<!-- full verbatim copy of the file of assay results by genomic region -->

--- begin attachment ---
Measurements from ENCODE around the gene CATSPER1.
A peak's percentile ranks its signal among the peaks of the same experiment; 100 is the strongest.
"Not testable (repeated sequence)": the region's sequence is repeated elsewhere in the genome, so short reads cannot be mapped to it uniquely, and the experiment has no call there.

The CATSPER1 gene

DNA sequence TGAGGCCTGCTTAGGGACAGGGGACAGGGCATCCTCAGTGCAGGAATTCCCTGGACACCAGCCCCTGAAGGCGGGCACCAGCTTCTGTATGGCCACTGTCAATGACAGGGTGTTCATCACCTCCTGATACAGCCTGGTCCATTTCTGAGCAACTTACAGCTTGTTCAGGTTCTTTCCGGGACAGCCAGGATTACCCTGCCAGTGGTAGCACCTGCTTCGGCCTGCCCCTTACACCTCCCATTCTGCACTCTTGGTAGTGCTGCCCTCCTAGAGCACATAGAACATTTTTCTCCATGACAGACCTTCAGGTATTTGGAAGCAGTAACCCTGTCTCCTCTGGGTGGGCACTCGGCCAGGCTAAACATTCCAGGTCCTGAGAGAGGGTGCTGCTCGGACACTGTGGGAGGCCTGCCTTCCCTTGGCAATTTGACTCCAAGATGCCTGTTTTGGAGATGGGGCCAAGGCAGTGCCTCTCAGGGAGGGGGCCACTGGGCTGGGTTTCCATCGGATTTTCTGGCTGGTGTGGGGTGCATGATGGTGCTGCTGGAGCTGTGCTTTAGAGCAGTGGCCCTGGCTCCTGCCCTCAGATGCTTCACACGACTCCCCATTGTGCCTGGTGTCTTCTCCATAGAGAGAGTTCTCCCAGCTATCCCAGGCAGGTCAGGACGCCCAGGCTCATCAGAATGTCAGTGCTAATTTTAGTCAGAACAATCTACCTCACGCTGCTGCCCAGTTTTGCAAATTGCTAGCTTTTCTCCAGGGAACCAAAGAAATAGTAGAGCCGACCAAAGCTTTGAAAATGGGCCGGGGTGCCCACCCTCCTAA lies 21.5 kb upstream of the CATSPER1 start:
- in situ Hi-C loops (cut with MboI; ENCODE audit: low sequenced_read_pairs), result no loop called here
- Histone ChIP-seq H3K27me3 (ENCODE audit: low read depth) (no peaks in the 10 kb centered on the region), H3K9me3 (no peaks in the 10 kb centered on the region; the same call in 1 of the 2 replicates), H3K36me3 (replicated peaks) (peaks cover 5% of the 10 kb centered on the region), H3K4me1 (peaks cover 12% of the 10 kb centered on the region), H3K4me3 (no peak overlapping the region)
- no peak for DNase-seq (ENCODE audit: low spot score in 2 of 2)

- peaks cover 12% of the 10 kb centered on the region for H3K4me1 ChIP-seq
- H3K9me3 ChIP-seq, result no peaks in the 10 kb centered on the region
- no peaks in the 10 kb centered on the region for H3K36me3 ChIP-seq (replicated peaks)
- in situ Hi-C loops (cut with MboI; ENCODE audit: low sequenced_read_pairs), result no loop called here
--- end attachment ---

Measurements from ENCODE around the gene CATSPER1.
A peak's percentile ranks its signal among the peaks of the same experiment; 100 is the strongest.
"Not testable (repeated sequence)": the region's sequence is repeated elsewhere in the genome, so short reads cannot be mapped to it uniquely, and the experiment has no call there.

The CATSPER1 gene

DNA sequence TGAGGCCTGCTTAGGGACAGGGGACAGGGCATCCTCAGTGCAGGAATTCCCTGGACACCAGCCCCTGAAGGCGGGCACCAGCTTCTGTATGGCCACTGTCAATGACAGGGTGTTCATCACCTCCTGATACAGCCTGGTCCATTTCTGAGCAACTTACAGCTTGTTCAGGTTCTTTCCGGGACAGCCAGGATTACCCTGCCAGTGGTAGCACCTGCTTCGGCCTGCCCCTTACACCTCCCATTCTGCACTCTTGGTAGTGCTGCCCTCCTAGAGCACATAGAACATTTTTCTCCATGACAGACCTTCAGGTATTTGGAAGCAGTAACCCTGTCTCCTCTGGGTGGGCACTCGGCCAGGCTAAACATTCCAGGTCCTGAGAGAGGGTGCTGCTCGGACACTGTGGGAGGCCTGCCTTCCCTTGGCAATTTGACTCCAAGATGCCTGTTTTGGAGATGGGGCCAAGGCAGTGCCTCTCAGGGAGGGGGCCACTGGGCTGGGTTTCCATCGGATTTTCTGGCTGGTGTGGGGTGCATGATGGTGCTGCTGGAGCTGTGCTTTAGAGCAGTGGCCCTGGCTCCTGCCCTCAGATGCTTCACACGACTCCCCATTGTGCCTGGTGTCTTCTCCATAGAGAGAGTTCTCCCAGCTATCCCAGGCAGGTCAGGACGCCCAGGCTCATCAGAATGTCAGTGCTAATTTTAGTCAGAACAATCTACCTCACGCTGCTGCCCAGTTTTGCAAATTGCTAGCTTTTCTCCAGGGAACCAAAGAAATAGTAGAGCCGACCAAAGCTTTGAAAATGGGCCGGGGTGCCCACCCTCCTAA lies 21.5 kb upstream of the CATSPER1 start:
- in situ Hi-C loops (cut with MboI; ENCODE audit: low sequenced_read_pairs), result no loop called here
- Histone ChIP-seq H3K27me3 (ENCODE audit: low read depth) (no peaks in the 10 kb centered on the region), H3K9me3 (no peaks in the 10 kb centered on the region; the same call in 1 of the 2 replicates), H3K36me3 (replicated peaks) (peaks cover 5% of the 10 kb centered on the region), H3K4me1 (peaks cover 12% of the 10 kb centered on the region), H3K4me3 (no peak overlapping the region)
- no peak for DNase-seq (ENCODE audit: low spot score in 2 of 2)

- peaks cover 12% of the 10 kb centered on the region for H3K4me1 ChIP-seq
- H3K9me3 ChIP-seq, result no peaks in the 10 kb centered on the region
- no peaks in the 10 kb centered on the region for H3K36me3 ChIP-seq (replicated peaks)
- in situ Hi-C loops (cut with MboI; ENCODE audit: low sequenced_read_pairs), result no loop called here